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What about courtesy for public?

Published: Tuesday, March 19, 2013 3:07 p.m. CDT • Updated: Tuesday, March 19, 2013 3:37 p.m. CDT

Public officials love to talk about how they support open government. But sometimes their deeds don't match their words.

Recently, I asked Sterling Township Supervisor Matt Howze for the salary of the township road commissioner, Jim Lopez.

Any citizen is entitled to that information. So Howze could have simply given it.

He didn’t. He told me I could get the salary amount from the township’s budget filed at the County Courthouse in Morrison. But no salaries were listed in those documents. 

He also said I could file a Freedom of Information Act request. I did. And while doing that, I also asked for everyone’s salaries.

But the township didn’t provide what I requested. It gave me a list of employees and categorized them under salary ranges – less than $15,000, $15,000 to $30,000, and more than $30,000. 

I asked again, and the township finally gave me the actual salaries. Lopez is budgeted for $44,000 a year.

Why didn’t Howze just give me that information in the first place? He said it was out of “professional courtesy” to Lopez.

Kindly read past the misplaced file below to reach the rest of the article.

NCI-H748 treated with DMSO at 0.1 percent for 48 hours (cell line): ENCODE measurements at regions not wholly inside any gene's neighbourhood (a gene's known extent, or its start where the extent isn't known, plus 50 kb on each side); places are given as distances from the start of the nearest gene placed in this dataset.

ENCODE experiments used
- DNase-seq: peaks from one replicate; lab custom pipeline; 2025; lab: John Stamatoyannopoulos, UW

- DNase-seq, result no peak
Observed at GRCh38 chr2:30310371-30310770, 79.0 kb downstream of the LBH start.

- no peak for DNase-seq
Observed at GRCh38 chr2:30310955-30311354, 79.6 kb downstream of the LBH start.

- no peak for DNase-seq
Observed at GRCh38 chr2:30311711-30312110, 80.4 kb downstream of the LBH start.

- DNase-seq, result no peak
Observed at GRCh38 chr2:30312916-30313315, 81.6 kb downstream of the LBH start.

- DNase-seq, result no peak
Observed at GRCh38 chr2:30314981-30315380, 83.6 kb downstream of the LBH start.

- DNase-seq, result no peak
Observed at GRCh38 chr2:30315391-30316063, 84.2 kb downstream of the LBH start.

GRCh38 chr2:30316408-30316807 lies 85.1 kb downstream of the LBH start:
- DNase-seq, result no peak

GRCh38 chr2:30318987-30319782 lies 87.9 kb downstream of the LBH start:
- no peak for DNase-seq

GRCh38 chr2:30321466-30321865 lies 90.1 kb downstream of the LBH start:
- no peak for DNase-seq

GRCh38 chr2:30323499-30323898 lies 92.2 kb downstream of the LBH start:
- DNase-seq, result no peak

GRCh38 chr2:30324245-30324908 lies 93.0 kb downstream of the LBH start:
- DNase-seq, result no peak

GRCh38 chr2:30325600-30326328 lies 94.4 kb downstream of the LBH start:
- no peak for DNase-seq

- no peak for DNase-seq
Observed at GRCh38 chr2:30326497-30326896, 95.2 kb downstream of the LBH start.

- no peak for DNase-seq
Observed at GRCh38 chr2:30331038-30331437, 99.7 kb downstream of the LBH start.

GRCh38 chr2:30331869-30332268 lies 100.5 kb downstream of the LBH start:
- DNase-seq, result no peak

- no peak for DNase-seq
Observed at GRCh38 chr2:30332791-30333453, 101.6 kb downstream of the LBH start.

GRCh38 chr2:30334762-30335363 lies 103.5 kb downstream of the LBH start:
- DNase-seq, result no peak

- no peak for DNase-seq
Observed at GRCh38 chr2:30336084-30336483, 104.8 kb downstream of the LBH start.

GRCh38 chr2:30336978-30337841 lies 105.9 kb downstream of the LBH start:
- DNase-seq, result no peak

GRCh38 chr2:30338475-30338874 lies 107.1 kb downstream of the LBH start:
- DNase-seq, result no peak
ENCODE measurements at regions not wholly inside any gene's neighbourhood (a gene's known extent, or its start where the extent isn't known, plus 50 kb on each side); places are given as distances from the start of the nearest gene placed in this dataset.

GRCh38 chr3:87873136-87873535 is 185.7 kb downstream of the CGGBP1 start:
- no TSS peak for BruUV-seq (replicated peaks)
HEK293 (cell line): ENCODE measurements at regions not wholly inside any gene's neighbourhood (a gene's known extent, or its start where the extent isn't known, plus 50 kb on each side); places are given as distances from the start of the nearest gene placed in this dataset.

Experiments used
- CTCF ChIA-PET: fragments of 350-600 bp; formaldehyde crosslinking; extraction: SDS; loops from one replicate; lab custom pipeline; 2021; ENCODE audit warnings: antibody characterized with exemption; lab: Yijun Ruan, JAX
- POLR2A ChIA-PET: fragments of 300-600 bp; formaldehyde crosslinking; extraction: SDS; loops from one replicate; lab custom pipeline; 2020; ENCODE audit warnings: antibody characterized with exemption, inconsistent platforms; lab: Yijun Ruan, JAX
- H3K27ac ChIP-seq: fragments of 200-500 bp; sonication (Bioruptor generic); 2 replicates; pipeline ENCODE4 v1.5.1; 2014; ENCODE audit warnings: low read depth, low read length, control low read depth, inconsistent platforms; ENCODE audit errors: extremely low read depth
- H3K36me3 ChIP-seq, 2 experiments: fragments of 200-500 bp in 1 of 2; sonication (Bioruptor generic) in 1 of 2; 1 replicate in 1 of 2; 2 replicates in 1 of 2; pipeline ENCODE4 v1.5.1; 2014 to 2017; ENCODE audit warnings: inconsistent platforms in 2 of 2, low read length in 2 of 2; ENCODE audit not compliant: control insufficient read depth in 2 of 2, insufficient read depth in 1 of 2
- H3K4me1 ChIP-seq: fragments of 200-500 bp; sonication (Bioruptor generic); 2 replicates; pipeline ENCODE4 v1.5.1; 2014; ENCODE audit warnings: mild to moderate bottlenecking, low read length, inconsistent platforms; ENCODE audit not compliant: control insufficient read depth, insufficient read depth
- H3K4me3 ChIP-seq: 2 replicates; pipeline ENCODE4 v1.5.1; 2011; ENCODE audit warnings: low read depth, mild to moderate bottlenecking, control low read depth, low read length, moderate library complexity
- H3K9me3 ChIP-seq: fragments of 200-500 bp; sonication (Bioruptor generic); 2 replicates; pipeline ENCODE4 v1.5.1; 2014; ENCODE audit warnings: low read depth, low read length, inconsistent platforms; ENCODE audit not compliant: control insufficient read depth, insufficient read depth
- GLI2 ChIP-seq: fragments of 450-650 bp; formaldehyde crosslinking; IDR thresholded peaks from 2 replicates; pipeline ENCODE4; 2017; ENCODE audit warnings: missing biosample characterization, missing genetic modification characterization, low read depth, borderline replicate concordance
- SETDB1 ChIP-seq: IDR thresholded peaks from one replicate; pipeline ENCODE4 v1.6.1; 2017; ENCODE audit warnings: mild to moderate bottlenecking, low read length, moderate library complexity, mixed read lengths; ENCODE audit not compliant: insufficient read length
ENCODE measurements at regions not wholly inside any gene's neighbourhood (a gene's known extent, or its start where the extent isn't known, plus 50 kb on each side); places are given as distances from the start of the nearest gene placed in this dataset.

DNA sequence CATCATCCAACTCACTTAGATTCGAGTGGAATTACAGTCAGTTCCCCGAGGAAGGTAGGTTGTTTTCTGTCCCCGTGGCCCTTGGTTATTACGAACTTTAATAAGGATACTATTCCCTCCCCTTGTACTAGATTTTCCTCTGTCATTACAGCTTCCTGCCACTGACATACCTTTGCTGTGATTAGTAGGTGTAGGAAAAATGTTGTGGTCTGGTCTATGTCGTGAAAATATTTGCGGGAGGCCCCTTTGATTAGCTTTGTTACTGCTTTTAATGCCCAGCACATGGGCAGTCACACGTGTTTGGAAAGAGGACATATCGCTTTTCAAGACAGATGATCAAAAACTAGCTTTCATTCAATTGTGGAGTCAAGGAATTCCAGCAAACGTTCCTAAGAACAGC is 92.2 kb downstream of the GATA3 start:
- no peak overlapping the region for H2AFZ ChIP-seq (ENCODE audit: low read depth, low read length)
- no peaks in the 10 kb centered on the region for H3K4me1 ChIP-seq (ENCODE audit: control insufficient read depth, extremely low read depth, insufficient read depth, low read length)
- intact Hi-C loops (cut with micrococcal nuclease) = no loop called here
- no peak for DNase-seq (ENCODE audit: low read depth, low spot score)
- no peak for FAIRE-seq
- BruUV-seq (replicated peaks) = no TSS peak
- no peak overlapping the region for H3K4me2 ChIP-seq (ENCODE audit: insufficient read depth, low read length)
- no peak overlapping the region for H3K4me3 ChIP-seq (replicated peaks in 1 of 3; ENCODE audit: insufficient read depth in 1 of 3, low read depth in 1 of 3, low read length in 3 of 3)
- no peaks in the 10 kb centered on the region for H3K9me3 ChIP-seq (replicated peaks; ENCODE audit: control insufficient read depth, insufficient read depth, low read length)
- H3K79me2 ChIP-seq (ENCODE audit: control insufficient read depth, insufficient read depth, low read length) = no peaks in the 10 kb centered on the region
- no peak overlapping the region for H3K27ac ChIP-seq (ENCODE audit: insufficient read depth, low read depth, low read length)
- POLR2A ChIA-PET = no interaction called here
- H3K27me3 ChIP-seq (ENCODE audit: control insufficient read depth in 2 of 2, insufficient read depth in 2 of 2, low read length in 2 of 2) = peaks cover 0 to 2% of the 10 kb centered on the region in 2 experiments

Howze added that he didn’t run the Sterling Township road district. He’s right about that. But under the law, he serves as the district’s treasurer. In other words, he oversees its finances, so he has a duty to provide information to the public, including annoying reporters.

Howze is a nice guy, so I was surprised to encounter his resistance.

Fortunately, a nonprofit group, For the Good of Illinois, posts online the income of nearly every government employee in Illinois for the last decade. It’s a wealth of information at openthebooks.com. 

As it happens, Lopez isn’t listed on the site, although others in the township are. 

Indeed, this kind of information should be readily available on each government entity’s website. Unfortunately, Sterling Township and others prefer to place roadblocks.

That’s why the For the Good of Illinois website is so important.

The other day, one government official in Dixon told me that he doesn’t like me, but he wants me to continue to write stories about townships.

“That dog is working,” he said. “Keep on it.”

We at Sauk Valley Media will. 

David Giuliani is a reporter for Sauk Valley Media. He can be reached at dgiuliani@saukvalley or at 800-798-4085, ext. 525. 

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